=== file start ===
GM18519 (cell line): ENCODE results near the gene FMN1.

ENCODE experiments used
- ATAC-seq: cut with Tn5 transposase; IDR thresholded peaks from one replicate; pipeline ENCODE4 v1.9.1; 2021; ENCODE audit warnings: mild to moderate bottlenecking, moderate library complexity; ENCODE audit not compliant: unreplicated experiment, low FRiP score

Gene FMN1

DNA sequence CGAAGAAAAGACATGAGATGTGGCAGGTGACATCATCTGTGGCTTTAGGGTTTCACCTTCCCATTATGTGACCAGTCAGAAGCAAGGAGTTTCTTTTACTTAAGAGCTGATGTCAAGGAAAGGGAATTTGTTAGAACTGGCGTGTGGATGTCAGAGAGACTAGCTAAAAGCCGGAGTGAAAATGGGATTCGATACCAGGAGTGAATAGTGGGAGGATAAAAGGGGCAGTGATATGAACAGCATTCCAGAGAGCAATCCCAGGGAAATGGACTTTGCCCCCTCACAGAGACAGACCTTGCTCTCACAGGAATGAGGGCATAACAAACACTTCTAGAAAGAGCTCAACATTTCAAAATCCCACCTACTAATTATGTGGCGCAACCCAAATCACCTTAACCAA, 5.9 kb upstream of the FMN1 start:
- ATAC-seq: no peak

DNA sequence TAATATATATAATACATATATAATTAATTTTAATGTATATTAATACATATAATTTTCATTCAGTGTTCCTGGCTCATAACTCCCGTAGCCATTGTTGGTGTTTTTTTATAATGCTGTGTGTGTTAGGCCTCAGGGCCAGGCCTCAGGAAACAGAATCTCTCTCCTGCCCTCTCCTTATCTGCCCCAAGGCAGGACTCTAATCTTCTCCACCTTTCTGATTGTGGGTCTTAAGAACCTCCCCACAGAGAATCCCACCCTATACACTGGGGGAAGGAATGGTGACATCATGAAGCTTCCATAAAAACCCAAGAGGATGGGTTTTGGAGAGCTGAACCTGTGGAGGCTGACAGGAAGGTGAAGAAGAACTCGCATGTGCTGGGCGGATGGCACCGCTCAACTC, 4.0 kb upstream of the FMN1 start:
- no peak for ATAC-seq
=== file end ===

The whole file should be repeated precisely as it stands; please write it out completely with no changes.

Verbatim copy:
GM18519 (cell line): ENCODE results near the gene FMN1.

ENCODE experiments used
- ATAC-seq: cut with Tn5 transposase; IDR thresholded peaks from one replicate; pipeline ENCODE4 v1.9.1; 2021; ENCODE audit warnings: mild to moderate bottlenecking, moderate library complexity; ENCODE audit not compliant: unreplicated experiment, low FRiP score

Gene FMN1

DNA sequence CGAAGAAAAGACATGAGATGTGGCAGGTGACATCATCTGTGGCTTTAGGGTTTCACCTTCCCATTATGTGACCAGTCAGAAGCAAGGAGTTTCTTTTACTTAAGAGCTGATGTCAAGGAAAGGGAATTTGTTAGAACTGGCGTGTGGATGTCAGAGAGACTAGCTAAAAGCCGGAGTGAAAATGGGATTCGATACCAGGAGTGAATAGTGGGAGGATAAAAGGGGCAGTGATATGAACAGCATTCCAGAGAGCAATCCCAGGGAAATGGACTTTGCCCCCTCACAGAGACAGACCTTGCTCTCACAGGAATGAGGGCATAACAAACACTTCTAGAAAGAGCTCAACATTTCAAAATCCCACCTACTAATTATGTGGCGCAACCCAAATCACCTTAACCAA, 5.9 kb upstream of the FMN1 start:
- ATAC-seq: no peak

DNA sequence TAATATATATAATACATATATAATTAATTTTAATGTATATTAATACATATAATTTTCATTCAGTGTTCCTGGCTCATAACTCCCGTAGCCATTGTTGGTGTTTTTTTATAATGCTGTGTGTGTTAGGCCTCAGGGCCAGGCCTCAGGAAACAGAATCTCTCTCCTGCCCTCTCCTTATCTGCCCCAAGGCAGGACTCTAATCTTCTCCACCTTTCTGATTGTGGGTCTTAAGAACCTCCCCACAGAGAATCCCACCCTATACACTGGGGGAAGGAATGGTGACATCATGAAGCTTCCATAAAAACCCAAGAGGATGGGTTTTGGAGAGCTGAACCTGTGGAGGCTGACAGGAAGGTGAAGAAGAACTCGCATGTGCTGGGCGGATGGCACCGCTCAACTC, 4.0 kb upstream of the FMN1 start:
- no peak for ATAC-seq